i’m beginning to see many statuses on facebook about graduation, and i can tell there is both the hidden message of an unbelievable ‘hurrah’ feeling and also the unpaved path that makes everyone’s minds swirl with the question, ‘what’s next?’
as having been graduated for 6 months now (exactly! holy shit), here’s what i’d like to tell you: you will not have anything figured out. for a while (unless you do, in which case i think you should tell me your tricks). but you know what? this is okay. it is okay to live life in blank pages. it is okay to not get that call back, or five. it is okay that your resume has more white space than it does words. and it is okay to return home. it is okay to be sad. you live your whole life up to this moment, and then bam, it just happens, this chapter closes but another chapter doesn’t open, at least..yet.
don’t let the social clock of society drive you into madness. it is okay to be indecisive, but also, don’t let your dreams dissolve. you must remember that when you take a step back, you also will need to take a step forward. life is a sort of chacha like that.
take time off, take care of yourself. let yourself breathe. don’t be hard on yourself if you can’t find a job. the real world is much different than the way society portrays the dream to us. but remember, don’t take too much time off. don’t be so lazy that your mind becomes a void. remain in touch with education, with what interests you, this way you can understand what motivates you, what inspires you.
don’t limit yourself to the careers relevant to your major. be open to starting over, be open to many opportunities, because there are a million. find out what you like, and start looking for places that offer that sort of environment for you. look up organizations that fit that niche, contact the supervisor. it doesn’t matter if there wasn’t a job posting. dropping an email doesn’t hurt – it is so simple in comparison to the number of cover letters you will write.
the process of applying is a process of understanding what you want. so what if people don’t contact you 10, or even worse, 15 cover letters later? the reality is: this will happen to you if you are targeting competitive jobs. it will. you will spend all this time in a day refining a cover letter specialized to that supervisor and the company’s goals only to not even receive a response. but that’s okay. my first cover letter was shit. so was my second one. ..and third. you get the point. i blindly wrote cover letters not knowing the difference between left and right, except a “hey! hire me! because, well, uh, you should?” interviews at different places are all structured differently. don’t be hard on yourself if you made it to the interview but was rejected the offer. and heck, who knows, you might even reject the job offer once you had a chance to reflect on it. some places are not for us the same way we don’t work for some places. maybe the job didn’t look as ideal in real life as it did in text. it happens. sometimes the thing about an interview isn’t to prove to someone they should hire you, but also for you to scope out the environment, the supervisor’s personality and goals, and see it this all matches yours.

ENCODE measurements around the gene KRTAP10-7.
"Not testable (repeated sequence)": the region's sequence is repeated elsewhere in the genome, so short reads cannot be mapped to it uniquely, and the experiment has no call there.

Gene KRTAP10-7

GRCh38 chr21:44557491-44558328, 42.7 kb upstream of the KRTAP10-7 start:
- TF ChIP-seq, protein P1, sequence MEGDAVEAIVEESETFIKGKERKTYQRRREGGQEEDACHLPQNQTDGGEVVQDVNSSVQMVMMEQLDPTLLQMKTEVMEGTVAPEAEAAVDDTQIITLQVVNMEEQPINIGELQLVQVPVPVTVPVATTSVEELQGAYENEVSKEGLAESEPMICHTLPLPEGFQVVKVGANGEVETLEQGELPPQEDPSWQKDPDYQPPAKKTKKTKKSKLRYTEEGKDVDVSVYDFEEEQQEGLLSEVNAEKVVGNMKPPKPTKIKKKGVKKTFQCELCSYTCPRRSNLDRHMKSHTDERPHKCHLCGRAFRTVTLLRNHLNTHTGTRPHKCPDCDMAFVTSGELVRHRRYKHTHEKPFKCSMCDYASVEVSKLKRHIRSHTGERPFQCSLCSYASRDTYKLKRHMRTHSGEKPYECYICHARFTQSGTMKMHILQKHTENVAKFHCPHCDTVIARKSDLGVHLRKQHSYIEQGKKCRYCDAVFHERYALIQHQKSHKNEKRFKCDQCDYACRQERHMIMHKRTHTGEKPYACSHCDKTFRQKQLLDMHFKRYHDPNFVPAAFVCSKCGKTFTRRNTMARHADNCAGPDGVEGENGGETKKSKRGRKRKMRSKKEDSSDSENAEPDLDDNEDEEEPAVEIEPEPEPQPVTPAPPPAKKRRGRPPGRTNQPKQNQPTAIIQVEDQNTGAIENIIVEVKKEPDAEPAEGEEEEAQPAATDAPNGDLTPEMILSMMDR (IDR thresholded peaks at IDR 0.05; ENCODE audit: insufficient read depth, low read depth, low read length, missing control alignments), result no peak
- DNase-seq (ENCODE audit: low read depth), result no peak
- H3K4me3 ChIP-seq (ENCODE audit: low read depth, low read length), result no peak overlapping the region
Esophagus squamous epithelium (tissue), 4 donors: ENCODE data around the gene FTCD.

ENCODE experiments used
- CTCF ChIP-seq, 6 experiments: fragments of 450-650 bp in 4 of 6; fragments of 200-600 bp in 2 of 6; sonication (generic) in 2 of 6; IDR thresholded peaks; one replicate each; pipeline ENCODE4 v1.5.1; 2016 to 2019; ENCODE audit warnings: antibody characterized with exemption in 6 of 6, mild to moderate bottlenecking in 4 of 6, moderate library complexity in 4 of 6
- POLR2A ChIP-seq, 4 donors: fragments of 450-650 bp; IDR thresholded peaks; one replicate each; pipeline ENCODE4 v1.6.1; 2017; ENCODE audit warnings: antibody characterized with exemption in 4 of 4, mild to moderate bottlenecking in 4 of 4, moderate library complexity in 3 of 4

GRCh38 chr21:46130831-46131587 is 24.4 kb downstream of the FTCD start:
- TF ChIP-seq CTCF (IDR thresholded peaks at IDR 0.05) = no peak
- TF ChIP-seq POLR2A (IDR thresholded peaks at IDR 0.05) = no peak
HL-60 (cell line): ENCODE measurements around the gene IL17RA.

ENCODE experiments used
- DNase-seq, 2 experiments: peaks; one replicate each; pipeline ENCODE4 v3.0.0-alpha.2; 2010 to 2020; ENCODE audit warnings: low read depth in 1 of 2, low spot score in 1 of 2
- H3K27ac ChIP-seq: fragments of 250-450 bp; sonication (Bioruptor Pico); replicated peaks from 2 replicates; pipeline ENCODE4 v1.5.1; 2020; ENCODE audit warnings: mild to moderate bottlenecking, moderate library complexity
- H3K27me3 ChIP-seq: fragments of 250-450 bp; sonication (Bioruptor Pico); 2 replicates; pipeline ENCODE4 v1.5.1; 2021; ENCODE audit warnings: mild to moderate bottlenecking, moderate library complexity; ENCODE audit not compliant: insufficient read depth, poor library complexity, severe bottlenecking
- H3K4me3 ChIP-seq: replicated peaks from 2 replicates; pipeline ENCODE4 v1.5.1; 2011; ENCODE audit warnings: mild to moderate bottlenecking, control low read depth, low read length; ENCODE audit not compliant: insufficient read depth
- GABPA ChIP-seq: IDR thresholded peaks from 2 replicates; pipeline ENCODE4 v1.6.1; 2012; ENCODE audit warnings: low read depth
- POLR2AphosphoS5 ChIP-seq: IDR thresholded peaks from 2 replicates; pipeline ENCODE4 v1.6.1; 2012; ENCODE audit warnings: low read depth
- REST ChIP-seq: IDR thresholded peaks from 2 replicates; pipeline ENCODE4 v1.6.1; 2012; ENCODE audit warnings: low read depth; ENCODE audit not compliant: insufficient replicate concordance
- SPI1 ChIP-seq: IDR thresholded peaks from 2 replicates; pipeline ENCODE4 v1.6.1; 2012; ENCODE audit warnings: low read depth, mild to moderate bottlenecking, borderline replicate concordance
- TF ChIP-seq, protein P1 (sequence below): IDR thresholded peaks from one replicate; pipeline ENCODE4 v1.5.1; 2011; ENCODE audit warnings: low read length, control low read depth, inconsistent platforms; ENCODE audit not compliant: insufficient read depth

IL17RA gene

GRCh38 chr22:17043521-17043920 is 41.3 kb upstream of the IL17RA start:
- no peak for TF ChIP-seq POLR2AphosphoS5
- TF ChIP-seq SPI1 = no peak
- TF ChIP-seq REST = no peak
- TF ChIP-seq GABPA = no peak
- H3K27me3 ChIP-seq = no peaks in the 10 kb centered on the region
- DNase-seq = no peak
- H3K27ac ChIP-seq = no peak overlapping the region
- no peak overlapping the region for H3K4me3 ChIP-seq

don’t get so tied in the idea of having a job that you dismiss what you look for in a job. and you know what? that’s what i did. in my first job, i wanted to quit a month before i actually did, but i just stayed there. i found all the reasons to justify staying there, and one day, i just had to do it. i was bawling my eyes out and saying sorry and i realized that in that moment, i would be filing through many jobs in my lifetime. and that is also okay, to want to quit. if being at your job starts to feel like a death sentence (or maybe that is just me), something is seriously wrong. if you begin to have thoughts such as, “i’ll quit in 2 weeks when…” because abc-xyz, you need to just confront your boss and quit. don’t be like me and don’t be like so many other people who just stay at their job because of the fear of quitting and what happens after you quit. there are no consequences from leaving your job, just new opportunities waiting for you. you are not someone’s employee. you are not a contract. you are you.
and lastly, discover your voice….with life. with yourself. take up that hobby you’ve been meaning to since…freshman year of summer. take time to sleep, to lay in the sun. reread your favorite novel from adolescence. take time to even feel troubled, feel stressed, feel somewhat slightly depressed. this is all normal, this is all fine. but don’t stay there for too long. remember that just because you don’t find the perfect job that fits you, that doesn’t mean you don’t have a place in this world. find what you love since the stress of rushing to finish the last paragraph of an essay is no longer within the borders of your mind. work a minimum wage job if you need to. stay at home if you need to. cry a little if you need to. scream if you need to. we are all human. we are 21 and have barely lived a fourth of our lives and are asked to find our calling. but maybe life isn’t about finding our destiny. maybe life is about chasing destiny.
as the wonderful rilke has once said before: “Don’t search for the answers, which could not be given to you now, because you would not be able to live them. And the point is to live everything. Live the questions now. Perhaps then, someday far in the future, you will gradually, without even noticing it, live your way into the answer.”